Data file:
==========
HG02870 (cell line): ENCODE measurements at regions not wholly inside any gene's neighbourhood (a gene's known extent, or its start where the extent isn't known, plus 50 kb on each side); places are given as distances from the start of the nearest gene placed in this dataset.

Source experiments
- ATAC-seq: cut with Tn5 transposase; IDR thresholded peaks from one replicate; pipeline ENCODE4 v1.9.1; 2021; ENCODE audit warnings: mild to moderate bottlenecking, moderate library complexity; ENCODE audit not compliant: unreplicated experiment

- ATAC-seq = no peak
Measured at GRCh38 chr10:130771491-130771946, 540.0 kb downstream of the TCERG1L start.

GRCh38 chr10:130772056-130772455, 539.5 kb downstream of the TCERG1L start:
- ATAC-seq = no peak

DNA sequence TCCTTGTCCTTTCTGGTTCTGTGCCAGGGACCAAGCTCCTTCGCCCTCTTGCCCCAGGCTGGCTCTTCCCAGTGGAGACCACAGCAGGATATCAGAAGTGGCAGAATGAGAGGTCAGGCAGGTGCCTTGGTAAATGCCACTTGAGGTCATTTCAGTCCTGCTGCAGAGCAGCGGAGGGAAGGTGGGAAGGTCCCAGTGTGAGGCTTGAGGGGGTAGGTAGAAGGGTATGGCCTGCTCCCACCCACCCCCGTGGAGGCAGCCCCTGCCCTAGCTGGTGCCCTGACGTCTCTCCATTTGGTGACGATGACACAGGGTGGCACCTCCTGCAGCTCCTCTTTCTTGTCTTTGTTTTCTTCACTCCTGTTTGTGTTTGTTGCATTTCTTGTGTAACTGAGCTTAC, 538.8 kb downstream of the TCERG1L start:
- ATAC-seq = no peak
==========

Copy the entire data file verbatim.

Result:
HG02870 (cell line): ENCODE measurements at regions not wholly inside any gene's neighbourhood (a gene's known extent, or its start where the extent isn't known, plus 50 kb on each side); places are given as distances from the start of the nearest gene placed in this dataset.

Source experiments
- ATAC-seq: cut with Tn5 transposase; IDR thresholded peaks from one replicate; pipeline ENCODE4 v1.9.1; 2021; ENCODE audit warnings: mild to moderate bottlenecking, moderate library complexity; ENCODE audit not compliant: unreplicated experiment

- ATAC-seq = no peak
Measured at GRCh38 chr10:130771491-130771946, 540.0 kb downstream of the TCERG1L start.

GRCh38 chr10:130772056-130772455, 539.5 kb downstream of the TCERG1L start:
- ATAC-seq = no peak

DNA sequence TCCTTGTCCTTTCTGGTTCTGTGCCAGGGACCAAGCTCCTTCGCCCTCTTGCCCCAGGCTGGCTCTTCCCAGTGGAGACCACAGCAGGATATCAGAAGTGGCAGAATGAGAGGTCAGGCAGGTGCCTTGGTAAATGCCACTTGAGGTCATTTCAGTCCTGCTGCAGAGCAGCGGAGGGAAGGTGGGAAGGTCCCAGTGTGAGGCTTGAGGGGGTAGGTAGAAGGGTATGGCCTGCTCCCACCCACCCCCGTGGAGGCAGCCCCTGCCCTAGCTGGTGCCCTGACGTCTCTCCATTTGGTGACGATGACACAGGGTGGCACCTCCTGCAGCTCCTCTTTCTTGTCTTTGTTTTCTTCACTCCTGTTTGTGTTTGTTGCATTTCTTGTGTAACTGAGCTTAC, 538.8 kb downstream of the TCERG1L start:
- ATAC-seq = no peak